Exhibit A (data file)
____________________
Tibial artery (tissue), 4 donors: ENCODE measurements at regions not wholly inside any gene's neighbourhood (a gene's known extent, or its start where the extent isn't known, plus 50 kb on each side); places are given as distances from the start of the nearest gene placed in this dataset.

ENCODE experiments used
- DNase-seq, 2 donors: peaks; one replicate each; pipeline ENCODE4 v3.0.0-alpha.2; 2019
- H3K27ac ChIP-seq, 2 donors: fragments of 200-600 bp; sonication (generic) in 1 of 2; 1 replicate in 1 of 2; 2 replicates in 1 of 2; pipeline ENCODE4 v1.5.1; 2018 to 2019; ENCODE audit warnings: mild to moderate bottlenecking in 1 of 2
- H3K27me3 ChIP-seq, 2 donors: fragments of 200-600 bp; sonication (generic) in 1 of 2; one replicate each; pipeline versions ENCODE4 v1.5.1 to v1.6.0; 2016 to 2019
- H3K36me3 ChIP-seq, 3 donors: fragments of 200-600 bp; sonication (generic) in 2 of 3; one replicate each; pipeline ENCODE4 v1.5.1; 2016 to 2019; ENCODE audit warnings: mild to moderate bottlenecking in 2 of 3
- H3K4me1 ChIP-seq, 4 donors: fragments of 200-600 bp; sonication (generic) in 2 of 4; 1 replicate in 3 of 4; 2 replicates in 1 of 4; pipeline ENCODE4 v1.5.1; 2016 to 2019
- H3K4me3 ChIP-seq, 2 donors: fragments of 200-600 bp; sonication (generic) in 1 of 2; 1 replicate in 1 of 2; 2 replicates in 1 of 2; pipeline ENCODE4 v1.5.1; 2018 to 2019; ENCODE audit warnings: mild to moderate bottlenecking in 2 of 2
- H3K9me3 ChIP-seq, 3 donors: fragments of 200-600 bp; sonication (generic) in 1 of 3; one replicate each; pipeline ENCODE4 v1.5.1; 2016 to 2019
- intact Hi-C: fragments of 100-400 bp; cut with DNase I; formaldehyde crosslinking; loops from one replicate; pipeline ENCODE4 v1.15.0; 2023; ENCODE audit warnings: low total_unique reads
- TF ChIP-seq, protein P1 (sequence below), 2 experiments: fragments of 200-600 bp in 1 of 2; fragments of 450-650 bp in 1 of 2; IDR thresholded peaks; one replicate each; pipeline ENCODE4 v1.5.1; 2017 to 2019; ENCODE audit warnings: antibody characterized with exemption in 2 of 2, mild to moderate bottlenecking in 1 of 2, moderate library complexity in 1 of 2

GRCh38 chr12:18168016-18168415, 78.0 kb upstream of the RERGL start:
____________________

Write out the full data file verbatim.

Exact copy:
Tibial artery (tissue), 4 donors: ENCODE measurements at regions not wholly inside any gene's neighbourhood (a gene's known extent, or its start where the extent isn't known, plus 50 kb on each side); places are given as distances from the start of the nearest gene placed in this dataset.

ENCODE experiments used
- DNase-seq, 2 donors: peaks; one replicate each; pipeline ENCODE4 v3.0.0-alpha.2; 2019
- H3K27ac ChIP-seq, 2 donors: fragments of 200-600 bp; sonication (generic) in 1 of 2; 1 replicate in 1 of 2; 2 replicates in 1 of 2; pipeline ENCODE4 v1.5.1; 2018 to 2019; ENCODE audit warnings: mild to moderate bottlenecking in 1 of 2
- H3K27me3 ChIP-seq, 2 donors: fragments of 200-600 bp; sonication (generic) in 1 of 2; one replicate each; pipeline versions ENCODE4 v1.5.1 to v1.6.0; 2016 to 2019
- H3K36me3 ChIP-seq, 3 donors: fragments of 200-600 bp; sonication (generic) in 2 of 3; one replicate each; pipeline ENCODE4 v1.5.1; 2016 to 2019; ENCODE audit warnings: mild to moderate bottlenecking in 2 of 3
- H3K4me1 ChIP-seq, 4 donors: fragments of 200-600 bp; sonication (generic) in 2 of 4; 1 replicate in 3 of 4; 2 replicates in 1 of 4; pipeline ENCODE4 v1.5.1; 2016 to 2019
- H3K4me3 ChIP-seq, 2 donors: fragments of 200-600 bp; sonication (generic) in 1 of 2; 1 replicate in 1 of 2; 2 replicates in 1 of 2; pipeline ENCODE4 v1.5.1; 2018 to 2019; ENCODE audit warnings: mild to moderate bottlenecking in 2 of 2
- H3K9me3 ChIP-seq, 3 donors: fragments of 200-600 bp; sonication (generic) in 1 of 3; one replicate each; pipeline ENCODE4 v1.5.1; 2016 to 2019
- intact Hi-C: fragments of 100-400 bp; cut with DNase I; formaldehyde crosslinking; loops from one replicate; pipeline ENCODE4 v1.15.0; 2023; ENCODE audit warnings: low total_unique reads
- TF ChIP-seq, protein P1 (sequence below), 2 experiments: fragments of 200-600 bp in 1 of 2; fragments of 450-650 bp in 1 of 2; IDR thresholded peaks; one replicate each; pipeline ENCODE4 v1.5.1; 2017 to 2019; ENCODE audit warnings: antibody characterized with exemption in 2 of 2, mild to moderate bottlenecking in 1 of 2, moderate library complexity in 1 of 2

GRCh38 chr12:18168016-18168415, 78.0 kb upstream of the RERGL start: